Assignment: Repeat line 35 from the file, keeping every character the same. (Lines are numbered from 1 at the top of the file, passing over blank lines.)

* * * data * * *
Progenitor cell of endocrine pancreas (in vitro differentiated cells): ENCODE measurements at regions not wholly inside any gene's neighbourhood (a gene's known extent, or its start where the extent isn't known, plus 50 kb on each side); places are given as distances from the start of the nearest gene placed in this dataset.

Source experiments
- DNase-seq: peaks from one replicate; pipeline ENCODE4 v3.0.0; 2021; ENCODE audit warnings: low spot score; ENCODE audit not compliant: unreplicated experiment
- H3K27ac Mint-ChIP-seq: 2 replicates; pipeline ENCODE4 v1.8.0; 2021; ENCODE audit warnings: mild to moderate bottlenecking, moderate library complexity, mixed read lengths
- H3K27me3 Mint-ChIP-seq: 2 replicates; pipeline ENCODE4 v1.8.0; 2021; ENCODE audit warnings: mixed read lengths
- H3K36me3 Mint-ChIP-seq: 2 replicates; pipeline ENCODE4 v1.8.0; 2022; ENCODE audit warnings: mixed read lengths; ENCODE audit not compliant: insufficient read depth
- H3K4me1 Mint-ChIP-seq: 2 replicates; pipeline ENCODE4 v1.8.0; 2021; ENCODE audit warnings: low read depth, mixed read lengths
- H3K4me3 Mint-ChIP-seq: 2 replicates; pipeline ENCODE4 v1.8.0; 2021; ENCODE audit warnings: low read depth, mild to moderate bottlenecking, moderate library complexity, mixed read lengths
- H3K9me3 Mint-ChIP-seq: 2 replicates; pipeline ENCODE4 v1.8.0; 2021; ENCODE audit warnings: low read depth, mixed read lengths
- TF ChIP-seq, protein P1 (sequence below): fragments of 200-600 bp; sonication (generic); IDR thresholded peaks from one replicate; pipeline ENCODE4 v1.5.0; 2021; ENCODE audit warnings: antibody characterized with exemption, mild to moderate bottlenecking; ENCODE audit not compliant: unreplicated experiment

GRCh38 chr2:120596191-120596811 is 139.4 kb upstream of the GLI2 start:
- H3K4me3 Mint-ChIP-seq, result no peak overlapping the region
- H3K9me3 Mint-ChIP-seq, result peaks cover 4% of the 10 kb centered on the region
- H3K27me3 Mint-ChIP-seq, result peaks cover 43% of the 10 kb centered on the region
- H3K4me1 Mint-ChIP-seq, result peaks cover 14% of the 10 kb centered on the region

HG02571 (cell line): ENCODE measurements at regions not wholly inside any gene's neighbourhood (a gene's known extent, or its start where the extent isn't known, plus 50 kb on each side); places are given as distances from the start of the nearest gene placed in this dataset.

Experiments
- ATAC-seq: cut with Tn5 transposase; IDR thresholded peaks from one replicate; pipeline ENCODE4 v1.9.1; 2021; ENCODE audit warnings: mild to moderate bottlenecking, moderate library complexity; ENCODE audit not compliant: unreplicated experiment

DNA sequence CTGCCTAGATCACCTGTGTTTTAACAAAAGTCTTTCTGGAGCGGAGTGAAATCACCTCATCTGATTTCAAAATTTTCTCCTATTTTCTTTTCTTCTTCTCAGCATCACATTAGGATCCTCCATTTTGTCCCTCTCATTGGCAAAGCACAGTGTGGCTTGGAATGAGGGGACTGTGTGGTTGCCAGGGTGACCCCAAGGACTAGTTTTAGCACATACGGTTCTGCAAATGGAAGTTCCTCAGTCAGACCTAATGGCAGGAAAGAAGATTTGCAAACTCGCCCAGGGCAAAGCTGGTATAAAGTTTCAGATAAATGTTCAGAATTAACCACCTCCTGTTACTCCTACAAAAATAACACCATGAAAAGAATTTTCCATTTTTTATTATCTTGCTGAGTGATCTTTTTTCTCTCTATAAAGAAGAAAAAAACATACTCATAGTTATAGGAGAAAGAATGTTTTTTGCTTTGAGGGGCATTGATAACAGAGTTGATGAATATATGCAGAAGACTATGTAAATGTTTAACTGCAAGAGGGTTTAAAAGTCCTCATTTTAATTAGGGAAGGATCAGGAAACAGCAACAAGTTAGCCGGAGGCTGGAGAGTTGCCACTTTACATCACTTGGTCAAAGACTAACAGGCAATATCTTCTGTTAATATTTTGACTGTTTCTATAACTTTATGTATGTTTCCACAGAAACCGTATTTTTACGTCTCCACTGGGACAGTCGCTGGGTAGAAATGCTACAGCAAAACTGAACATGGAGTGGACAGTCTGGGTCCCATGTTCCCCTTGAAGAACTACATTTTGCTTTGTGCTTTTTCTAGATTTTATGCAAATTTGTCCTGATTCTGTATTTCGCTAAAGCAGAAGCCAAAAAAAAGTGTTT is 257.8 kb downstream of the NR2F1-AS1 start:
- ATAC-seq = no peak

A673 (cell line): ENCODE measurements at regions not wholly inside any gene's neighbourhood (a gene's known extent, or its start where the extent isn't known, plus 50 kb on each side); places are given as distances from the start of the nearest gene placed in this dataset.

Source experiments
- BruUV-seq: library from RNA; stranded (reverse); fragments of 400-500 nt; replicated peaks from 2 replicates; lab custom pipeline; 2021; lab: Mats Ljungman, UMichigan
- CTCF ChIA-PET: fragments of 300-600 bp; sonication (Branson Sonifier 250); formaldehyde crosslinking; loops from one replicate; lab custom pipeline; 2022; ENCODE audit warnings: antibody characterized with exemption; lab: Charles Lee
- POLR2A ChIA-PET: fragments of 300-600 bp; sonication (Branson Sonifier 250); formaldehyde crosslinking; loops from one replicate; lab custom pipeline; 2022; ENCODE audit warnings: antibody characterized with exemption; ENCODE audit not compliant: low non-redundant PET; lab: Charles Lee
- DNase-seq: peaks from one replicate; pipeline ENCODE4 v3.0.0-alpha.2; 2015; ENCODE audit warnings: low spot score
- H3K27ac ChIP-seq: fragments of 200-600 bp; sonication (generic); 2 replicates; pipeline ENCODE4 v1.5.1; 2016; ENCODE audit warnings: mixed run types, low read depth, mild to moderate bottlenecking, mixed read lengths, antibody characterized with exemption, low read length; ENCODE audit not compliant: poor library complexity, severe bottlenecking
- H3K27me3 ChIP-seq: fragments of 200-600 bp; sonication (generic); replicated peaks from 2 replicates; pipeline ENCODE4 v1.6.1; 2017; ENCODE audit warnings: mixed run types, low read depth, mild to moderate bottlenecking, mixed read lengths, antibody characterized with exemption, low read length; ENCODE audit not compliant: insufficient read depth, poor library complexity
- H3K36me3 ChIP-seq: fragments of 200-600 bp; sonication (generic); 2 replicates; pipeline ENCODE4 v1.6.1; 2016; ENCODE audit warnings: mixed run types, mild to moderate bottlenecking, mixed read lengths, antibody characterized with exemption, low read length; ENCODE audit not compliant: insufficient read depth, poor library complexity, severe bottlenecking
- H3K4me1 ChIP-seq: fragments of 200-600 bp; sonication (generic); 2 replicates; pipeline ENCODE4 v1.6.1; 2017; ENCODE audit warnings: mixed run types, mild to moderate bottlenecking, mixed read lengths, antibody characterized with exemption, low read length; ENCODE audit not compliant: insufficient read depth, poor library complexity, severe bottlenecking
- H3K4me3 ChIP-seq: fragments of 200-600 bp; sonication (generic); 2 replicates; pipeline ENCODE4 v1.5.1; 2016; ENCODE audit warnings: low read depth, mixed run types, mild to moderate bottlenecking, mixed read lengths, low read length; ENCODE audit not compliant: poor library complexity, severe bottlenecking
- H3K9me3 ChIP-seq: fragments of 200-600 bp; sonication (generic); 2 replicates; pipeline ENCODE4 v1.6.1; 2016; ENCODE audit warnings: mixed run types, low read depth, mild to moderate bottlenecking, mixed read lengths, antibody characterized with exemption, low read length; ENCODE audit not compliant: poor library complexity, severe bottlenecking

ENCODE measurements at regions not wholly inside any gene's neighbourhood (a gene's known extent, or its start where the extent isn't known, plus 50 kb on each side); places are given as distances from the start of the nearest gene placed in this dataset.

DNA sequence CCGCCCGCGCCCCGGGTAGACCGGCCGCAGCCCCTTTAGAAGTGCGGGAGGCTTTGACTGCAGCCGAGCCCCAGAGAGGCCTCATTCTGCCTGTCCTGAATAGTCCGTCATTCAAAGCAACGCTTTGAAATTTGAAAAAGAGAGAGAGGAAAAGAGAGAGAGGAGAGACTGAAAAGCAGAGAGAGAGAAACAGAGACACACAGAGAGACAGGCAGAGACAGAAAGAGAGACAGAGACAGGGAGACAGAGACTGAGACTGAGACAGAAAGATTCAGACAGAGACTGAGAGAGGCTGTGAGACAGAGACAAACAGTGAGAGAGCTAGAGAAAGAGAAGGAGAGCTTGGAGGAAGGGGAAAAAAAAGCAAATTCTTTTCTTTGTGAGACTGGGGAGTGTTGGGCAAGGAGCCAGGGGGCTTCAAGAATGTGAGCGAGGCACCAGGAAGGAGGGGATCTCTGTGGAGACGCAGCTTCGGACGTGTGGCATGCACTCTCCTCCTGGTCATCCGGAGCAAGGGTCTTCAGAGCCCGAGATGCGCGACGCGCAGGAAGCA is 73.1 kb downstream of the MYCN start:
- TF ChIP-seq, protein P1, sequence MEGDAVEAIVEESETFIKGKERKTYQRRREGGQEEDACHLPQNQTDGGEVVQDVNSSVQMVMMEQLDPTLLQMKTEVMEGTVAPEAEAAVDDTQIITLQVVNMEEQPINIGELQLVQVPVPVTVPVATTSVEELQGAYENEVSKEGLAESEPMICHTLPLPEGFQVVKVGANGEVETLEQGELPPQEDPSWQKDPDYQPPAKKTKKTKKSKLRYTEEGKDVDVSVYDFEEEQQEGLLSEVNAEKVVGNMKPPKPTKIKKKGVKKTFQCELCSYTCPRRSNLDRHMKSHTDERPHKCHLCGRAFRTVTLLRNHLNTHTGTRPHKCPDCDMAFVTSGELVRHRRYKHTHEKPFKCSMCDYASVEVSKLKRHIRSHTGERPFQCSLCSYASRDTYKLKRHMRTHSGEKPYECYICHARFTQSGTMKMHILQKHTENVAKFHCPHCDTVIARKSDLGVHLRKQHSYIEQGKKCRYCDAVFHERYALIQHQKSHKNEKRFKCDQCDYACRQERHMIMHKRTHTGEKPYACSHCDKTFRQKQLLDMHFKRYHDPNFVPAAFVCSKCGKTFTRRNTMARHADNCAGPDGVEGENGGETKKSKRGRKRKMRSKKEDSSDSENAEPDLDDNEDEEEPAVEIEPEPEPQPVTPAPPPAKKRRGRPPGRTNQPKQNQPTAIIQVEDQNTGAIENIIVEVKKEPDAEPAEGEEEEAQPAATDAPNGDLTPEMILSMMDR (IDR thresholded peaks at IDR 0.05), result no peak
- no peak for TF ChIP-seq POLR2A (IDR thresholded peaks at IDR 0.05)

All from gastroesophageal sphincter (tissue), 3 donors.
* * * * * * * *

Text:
- TF ChIP-seq, protein P1, sequence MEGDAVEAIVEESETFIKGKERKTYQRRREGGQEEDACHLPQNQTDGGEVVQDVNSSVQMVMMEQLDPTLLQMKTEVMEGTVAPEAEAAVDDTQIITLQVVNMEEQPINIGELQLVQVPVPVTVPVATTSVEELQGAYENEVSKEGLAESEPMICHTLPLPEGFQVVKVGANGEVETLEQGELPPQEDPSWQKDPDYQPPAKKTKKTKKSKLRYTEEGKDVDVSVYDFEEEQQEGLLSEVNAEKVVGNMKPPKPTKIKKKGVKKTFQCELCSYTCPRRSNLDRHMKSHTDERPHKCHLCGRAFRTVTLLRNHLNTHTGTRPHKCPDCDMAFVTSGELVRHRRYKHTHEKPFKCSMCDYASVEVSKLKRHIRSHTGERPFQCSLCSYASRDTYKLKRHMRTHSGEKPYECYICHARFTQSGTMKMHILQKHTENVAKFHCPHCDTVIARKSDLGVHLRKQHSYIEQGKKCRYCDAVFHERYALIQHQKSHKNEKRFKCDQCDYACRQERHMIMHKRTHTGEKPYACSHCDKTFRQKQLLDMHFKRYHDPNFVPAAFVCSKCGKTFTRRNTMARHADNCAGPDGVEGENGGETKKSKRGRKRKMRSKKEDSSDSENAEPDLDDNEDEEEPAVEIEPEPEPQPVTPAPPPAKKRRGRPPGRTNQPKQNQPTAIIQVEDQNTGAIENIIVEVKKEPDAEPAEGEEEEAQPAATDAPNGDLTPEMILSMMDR (IDR thresholded peaks at IDR 0.05), result no peak